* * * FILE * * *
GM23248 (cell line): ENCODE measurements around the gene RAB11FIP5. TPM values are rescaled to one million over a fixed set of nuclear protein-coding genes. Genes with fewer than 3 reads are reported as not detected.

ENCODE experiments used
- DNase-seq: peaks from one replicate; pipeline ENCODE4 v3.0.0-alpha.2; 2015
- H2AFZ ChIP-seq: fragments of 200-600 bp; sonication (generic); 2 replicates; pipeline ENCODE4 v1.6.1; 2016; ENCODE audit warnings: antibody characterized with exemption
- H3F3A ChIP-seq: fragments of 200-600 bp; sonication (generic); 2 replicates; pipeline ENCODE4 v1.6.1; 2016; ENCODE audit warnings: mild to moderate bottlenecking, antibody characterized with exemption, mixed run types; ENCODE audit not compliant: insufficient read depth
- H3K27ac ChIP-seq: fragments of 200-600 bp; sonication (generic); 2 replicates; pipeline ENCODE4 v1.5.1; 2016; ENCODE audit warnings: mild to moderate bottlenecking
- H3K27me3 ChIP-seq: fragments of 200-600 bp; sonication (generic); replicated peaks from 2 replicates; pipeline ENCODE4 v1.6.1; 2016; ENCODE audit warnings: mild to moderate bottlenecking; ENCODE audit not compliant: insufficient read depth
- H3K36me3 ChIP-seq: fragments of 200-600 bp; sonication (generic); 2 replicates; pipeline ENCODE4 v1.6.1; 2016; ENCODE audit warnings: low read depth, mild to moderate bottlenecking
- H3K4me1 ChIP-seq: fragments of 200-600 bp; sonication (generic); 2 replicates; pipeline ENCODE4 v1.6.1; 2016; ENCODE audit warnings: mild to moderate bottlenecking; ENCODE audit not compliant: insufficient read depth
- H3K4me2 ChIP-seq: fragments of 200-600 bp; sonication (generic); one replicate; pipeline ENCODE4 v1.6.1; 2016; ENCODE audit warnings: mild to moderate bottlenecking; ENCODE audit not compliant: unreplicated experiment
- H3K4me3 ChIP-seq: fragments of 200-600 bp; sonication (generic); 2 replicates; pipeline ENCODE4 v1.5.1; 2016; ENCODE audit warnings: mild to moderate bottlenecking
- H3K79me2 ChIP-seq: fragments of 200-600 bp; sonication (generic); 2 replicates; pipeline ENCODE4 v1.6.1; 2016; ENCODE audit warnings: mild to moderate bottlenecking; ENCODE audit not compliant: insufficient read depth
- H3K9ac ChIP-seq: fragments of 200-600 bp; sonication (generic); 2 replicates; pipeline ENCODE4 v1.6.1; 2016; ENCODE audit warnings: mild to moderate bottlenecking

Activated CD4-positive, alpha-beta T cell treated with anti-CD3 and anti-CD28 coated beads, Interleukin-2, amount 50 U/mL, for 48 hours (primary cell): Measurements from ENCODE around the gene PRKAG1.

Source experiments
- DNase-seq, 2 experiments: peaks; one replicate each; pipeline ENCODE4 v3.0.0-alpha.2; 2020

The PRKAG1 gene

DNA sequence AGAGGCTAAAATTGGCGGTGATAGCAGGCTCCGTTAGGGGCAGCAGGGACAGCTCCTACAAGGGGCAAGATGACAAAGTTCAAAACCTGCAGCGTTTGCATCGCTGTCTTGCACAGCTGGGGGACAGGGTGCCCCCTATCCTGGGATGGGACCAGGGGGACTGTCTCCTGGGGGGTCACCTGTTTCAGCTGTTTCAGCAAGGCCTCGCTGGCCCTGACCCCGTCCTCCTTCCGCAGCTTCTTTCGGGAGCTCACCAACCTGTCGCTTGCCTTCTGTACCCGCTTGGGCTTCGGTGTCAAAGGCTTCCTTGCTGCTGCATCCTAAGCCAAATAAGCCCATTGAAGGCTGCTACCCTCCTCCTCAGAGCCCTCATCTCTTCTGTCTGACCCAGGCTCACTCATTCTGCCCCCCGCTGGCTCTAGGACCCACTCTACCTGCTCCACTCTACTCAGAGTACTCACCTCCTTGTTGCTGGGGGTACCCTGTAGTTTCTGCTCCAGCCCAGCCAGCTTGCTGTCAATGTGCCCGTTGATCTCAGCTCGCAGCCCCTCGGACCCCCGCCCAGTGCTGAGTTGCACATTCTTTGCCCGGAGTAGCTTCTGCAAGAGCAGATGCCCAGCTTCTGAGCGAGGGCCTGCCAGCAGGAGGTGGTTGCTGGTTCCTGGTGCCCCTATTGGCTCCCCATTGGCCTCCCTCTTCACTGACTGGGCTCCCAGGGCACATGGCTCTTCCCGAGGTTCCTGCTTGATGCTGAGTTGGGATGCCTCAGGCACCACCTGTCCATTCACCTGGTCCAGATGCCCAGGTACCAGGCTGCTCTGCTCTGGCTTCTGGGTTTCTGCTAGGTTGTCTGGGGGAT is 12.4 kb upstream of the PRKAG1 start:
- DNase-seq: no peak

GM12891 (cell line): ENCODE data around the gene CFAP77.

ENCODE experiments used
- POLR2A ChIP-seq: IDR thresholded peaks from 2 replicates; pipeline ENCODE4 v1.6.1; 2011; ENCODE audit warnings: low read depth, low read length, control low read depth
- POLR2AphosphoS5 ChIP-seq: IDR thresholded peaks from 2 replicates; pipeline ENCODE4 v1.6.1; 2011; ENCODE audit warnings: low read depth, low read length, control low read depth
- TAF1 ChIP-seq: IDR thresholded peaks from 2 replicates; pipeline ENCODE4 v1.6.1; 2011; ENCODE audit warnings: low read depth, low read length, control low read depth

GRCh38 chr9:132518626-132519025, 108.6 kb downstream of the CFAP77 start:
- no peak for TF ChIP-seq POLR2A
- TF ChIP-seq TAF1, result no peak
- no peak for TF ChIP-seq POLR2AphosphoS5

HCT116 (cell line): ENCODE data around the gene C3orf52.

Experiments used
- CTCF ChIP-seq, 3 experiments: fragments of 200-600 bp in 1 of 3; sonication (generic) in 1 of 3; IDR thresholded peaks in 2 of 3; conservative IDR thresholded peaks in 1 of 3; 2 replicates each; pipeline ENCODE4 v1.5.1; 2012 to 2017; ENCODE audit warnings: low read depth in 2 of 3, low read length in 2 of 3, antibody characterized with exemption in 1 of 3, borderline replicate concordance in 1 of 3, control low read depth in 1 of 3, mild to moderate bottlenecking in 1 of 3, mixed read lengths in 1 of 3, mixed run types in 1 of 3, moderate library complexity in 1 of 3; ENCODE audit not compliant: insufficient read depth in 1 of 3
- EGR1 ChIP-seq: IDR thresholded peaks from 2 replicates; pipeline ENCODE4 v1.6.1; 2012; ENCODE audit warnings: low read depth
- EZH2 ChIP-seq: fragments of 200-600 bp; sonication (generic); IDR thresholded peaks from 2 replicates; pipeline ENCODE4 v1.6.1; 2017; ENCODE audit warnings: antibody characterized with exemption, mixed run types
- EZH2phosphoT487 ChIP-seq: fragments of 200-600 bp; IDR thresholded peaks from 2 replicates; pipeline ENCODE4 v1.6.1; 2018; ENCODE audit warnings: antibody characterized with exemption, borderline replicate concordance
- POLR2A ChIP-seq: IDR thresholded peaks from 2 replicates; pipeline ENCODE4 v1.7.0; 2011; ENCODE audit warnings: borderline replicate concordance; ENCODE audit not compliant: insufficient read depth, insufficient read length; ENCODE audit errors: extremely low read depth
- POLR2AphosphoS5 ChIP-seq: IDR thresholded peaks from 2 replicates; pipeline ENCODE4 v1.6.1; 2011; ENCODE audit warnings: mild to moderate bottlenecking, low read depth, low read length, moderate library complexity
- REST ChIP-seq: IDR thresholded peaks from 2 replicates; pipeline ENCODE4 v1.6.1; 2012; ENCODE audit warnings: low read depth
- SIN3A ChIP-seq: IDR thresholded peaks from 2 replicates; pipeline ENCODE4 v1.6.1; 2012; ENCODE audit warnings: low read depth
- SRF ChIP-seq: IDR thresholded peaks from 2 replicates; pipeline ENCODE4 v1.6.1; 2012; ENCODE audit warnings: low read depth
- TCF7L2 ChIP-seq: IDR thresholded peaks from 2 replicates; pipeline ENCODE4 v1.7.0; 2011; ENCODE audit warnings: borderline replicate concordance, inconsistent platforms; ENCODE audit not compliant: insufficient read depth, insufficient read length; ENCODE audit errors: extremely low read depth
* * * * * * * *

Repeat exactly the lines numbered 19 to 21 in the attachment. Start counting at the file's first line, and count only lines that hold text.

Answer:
- DNase-seq: no peak

GM12891 (cell line): ENCODE data around the gene CFAP77.

ENCODE experiments used